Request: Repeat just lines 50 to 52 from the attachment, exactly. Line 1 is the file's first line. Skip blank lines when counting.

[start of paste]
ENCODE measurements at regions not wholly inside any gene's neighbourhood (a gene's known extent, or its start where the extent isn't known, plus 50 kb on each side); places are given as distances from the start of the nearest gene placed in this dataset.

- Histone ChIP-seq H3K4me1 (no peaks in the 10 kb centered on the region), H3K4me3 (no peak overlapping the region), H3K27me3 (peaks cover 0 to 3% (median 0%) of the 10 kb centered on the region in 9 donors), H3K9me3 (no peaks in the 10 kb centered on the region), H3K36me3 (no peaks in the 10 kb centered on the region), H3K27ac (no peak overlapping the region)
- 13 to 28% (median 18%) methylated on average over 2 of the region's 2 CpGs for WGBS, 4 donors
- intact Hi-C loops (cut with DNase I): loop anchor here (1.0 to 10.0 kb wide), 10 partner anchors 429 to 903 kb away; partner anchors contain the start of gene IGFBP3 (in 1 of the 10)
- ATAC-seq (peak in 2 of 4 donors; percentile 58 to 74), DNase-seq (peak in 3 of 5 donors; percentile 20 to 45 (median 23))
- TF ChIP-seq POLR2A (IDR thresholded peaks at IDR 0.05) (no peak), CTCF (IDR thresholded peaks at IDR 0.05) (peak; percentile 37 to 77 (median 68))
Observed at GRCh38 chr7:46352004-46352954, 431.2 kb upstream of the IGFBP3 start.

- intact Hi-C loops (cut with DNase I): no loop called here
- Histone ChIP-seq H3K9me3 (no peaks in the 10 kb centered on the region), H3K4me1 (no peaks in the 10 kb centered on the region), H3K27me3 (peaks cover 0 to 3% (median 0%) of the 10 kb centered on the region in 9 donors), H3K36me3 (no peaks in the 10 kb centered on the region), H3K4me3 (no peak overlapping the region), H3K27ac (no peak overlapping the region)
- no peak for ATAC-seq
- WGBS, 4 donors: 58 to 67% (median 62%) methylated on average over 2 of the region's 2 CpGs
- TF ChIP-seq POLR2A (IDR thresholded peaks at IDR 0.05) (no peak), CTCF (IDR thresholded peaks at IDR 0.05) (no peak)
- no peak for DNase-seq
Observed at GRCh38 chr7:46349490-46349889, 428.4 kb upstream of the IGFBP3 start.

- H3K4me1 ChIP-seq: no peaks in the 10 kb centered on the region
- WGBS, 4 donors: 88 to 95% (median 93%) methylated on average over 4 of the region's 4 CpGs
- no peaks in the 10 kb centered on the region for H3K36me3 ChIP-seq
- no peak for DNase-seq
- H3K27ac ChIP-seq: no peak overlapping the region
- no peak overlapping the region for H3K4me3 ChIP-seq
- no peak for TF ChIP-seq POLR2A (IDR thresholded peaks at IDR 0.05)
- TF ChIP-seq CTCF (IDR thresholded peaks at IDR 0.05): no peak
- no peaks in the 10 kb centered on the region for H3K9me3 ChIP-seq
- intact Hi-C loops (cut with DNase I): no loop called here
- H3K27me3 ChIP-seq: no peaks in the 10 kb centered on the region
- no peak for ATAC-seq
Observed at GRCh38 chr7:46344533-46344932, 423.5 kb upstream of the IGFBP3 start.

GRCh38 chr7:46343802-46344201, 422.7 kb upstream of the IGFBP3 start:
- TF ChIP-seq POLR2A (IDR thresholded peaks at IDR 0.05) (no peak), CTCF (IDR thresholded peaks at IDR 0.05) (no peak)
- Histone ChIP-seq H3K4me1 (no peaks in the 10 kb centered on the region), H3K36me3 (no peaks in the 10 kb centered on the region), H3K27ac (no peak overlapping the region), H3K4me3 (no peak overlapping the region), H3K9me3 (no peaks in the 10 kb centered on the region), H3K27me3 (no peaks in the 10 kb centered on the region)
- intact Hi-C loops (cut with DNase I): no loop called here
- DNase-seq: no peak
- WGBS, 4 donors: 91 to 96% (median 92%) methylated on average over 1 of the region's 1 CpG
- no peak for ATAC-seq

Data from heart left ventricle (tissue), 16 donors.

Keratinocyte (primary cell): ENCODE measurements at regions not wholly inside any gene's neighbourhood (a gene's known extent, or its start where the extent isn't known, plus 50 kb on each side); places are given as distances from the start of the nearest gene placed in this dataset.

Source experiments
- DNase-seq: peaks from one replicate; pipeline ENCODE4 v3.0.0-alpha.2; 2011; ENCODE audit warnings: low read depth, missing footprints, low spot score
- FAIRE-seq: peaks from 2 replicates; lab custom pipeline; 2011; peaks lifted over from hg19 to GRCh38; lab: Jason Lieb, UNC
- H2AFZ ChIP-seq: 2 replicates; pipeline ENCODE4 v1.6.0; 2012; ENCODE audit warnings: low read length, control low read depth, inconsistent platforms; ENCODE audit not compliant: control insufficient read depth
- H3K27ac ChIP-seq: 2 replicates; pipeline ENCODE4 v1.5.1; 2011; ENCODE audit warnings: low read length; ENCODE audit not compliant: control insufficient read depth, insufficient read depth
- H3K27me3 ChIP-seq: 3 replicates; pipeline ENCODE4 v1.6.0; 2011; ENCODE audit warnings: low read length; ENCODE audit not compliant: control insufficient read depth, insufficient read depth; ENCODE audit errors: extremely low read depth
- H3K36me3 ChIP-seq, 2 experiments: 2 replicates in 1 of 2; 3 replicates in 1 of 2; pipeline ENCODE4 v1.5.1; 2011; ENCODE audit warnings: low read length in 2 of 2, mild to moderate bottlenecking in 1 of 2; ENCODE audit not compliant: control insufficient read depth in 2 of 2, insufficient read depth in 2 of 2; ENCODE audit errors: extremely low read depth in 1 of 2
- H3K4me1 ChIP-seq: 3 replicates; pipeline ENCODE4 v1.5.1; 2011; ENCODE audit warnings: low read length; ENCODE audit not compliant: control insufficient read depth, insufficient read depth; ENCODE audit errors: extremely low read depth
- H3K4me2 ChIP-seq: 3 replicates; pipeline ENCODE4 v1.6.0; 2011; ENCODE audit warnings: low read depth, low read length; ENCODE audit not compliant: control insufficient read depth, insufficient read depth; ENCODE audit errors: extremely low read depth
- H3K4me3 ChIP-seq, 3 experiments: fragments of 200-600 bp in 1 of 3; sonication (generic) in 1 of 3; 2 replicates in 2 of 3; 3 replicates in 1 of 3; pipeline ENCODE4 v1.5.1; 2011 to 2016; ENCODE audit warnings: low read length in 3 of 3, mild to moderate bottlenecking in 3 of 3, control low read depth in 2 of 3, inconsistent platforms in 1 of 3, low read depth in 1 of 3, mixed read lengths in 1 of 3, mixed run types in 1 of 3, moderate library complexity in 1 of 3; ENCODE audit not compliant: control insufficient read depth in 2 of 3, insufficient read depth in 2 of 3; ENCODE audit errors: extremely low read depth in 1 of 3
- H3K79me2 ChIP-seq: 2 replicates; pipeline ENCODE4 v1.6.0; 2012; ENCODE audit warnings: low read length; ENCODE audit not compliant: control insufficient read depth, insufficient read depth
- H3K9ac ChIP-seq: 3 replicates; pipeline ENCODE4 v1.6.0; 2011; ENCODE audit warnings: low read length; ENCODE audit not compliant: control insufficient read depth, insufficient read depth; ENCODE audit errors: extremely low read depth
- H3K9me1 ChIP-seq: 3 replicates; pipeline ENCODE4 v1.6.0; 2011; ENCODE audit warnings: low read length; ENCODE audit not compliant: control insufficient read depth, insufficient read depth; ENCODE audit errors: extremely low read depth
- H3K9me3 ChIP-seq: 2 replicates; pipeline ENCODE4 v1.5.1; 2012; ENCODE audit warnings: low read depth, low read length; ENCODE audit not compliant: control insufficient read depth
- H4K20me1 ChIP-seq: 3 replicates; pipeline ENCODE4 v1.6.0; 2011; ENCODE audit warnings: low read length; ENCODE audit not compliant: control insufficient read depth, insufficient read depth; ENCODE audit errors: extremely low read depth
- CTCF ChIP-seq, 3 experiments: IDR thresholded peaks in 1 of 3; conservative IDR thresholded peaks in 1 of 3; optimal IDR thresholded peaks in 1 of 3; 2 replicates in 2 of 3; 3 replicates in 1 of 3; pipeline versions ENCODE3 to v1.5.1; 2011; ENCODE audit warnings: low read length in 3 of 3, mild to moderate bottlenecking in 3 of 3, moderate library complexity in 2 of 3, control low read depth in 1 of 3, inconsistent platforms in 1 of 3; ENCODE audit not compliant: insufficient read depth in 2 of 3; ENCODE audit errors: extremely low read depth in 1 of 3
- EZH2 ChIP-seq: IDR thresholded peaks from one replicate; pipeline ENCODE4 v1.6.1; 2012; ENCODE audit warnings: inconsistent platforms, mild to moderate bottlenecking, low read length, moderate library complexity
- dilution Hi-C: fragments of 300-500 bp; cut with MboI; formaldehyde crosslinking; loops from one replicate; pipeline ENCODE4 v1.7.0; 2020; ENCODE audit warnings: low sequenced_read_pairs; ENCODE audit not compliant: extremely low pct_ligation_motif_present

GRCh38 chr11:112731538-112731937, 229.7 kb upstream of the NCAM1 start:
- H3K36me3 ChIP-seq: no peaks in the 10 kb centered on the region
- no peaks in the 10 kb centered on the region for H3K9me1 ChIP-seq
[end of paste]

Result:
- H3K9me3 ChIP-seq: 2 replicates; pipeline ENCODE4 v1.5.1; 2012; ENCODE audit warnings: low read depth, low read length; ENCODE audit not compliant: control insufficient read depth
- H4K20me1 ChIP-seq: 3 replicates; pipeline ENCODE4 v1.6.0; 2011; ENCODE audit warnings: low read length; ENCODE audit not compliant: control insufficient read depth, insufficient read depth; ENCODE audit errors: extremely low read depth
- CTCF ChIP-seq, 3 experiments: IDR thresholded peaks in 1 of 3; conservative IDR thresholded peaks in 1 of 3; optimal IDR thresholded peaks in 1 of 3; 2 replicates in 2 of 3; 3 replicates in 1 of 3; pipeline versions ENCODE3 to v1.5.1; 2011; ENCODE audit warnings: low read length in 3 of 3, mild to moderate bottlenecking in 3 of 3, moderate library complexity in 2 of 3, control low read depth in 1 of 3, inconsistent platforms in 1 of 3; ENCODE audit not compliant: insufficient read depth in 2 of 3; ENCODE audit errors: extremely low read depth in 1 of 3